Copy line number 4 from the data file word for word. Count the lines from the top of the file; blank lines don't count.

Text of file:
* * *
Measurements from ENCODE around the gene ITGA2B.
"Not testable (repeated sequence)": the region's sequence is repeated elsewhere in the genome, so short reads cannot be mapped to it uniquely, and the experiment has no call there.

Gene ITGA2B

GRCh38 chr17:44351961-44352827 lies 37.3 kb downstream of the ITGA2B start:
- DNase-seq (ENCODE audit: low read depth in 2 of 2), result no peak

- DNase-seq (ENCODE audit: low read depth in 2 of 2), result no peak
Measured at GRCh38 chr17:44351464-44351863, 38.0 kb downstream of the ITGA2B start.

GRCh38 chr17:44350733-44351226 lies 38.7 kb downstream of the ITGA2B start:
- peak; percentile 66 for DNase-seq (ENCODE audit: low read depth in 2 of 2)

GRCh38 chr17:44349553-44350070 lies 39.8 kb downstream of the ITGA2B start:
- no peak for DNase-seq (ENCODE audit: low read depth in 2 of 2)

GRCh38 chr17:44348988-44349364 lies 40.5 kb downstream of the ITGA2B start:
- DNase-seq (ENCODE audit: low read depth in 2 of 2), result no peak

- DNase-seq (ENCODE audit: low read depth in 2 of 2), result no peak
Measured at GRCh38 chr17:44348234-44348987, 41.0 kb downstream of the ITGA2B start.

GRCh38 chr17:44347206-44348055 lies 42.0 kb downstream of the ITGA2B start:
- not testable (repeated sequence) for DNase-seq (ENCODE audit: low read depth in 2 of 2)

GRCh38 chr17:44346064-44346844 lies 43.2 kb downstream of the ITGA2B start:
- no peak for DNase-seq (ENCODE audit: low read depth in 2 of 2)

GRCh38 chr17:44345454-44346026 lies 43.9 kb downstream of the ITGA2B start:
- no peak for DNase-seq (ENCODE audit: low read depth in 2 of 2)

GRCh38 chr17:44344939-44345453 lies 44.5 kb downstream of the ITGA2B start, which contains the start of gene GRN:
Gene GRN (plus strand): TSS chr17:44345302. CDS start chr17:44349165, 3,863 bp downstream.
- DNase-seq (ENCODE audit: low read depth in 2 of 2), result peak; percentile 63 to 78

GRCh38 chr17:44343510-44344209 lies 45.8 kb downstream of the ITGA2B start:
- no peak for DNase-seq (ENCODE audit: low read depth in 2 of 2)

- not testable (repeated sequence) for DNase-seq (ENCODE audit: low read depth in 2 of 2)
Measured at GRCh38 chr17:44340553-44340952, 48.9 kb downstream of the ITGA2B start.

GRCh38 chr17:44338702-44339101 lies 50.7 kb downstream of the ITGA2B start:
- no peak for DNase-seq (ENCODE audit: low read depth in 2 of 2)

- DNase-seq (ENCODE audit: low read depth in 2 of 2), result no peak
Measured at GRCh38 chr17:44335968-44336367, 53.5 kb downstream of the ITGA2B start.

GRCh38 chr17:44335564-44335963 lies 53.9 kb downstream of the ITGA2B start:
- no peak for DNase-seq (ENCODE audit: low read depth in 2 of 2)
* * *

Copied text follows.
GRCh38 chr17:44351961-44352827 lies 37.3 kb downstream of the ITGA2B start: